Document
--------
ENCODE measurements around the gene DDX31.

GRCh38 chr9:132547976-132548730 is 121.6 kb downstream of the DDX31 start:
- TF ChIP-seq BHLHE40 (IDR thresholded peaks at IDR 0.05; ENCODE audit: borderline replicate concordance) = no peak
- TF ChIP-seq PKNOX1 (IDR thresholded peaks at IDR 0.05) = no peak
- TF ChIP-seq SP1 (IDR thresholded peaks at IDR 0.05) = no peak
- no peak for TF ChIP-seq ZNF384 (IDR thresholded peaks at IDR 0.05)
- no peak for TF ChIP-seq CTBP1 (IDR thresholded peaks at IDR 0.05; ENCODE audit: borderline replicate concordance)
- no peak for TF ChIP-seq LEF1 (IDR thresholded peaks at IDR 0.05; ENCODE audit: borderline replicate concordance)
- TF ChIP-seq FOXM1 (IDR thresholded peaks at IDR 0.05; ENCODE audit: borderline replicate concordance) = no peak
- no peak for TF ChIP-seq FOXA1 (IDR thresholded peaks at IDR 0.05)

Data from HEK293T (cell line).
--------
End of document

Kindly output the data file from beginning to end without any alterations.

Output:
ENCODE measurements around the gene DDX31.

GRCh38 chr9:132547976-132548730 is 121.6 kb downstream of the DDX31 start:
- TF ChIP-seq BHLHE40 (IDR thresholded peaks at IDR 0.05; ENCODE audit: borderline replicate concordance) = no peak
- TF ChIP-seq PKNOX1 (IDR thresholded peaks at IDR 0.05) = no peak
- TF ChIP-seq SP1 (IDR thresholded peaks at IDR 0.05) = no peak
- no peak for TF ChIP-seq ZNF384 (IDR thresholded peaks at IDR 0.05)
- no peak for TF ChIP-seq CTBP1 (IDR thresholded peaks at IDR 0.05; ENCODE audit: borderline replicate concordance)
- no peak for TF ChIP-seq LEF1 (IDR thresholded peaks at IDR 0.05; ENCODE audit: borderline replicate concordance)
- TF ChIP-seq FOXM1 (IDR thresholded peaks at IDR 0.05; ENCODE audit: borderline replicate concordance) = no peak
- no peak for TF ChIP-seq FOXA1 (IDR thresholded peaks at IDR 0.05)

Data from HEK293T (cell line).